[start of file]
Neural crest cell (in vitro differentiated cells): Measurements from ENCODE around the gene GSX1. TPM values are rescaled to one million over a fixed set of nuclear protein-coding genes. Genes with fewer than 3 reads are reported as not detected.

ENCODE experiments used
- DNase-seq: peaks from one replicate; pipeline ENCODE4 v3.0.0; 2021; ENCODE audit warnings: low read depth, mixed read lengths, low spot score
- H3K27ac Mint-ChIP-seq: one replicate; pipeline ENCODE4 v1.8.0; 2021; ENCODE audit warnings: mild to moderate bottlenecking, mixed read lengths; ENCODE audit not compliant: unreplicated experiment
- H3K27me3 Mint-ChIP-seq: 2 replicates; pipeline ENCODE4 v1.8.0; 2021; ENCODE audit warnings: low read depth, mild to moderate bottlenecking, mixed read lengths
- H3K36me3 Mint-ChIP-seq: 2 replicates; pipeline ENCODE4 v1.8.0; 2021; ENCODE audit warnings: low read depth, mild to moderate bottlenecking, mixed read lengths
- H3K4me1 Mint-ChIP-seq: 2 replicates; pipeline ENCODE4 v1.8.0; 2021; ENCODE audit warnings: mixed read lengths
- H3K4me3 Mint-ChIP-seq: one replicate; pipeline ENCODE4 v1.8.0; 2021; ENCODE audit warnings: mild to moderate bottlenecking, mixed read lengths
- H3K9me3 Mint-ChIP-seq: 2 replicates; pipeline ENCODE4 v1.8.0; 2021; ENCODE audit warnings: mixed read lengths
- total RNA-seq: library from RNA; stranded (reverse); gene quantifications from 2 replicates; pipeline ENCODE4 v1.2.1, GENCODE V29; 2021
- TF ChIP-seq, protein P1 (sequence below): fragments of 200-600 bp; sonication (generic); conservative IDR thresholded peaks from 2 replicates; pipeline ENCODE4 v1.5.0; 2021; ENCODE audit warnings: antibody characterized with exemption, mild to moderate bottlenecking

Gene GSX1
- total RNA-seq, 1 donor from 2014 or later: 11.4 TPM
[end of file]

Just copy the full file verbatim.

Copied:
Neural crest cell (in vitro differentiated cells): Measurements from ENCODE around the gene GSX1. TPM values are rescaled to one million over a fixed set of nuclear protein-coding genes. Genes with fewer than 3 reads are reported as not detected.

ENCODE experiments used
- DNase-seq: peaks from one replicate; pipeline ENCODE4 v3.0.0; 2021; ENCODE audit warnings: low read depth, mixed read lengths, low spot score
- H3K27ac Mint-ChIP-seq: one replicate; pipeline ENCODE4 v1.8.0; 2021; ENCODE audit warnings: mild to moderate bottlenecking, mixed read lengths; ENCODE audit not compliant: unreplicated experiment
- H3K27me3 Mint-ChIP-seq: 2 replicates; pipeline ENCODE4 v1.8.0; 2021; ENCODE audit warnings: low read depth, mild to moderate bottlenecking, mixed read lengths
- H3K36me3 Mint-ChIP-seq: 2 replicates; pipeline ENCODE4 v1.8.0; 2021; ENCODE audit warnings: low read depth, mild to moderate bottlenecking, mixed read lengths
- H3K4me1 Mint-ChIP-seq: 2 replicates; pipeline ENCODE4 v1.8.0; 2021; ENCODE audit warnings: mixed read lengths
- H3K4me3 Mint-ChIP-seq: one replicate; pipeline ENCODE4 v1.8.0; 2021; ENCODE audit warnings: mild to moderate bottlenecking, mixed read lengths
- H3K9me3 Mint-ChIP-seq: 2 replicates; pipeline ENCODE4 v1.8.0; 2021; ENCODE audit warnings: mixed read lengths
- total RNA-seq: library from RNA; stranded (reverse); gene quantifications from 2 replicates; pipeline ENCODE4 v1.2.1, GENCODE V29; 2021
- TF ChIP-seq, protein P1 (sequence below): fragments of 200-600 bp; sonication (generic); conservative IDR thresholded peaks from 2 replicates; pipeline ENCODE4 v1.5.0; 2021; ENCODE audit warnings: antibody characterized with exemption, mild to moderate bottlenecking

Gene GSX1
- total RNA-seq, 1 donor from 2014 or later: 11.4 TPM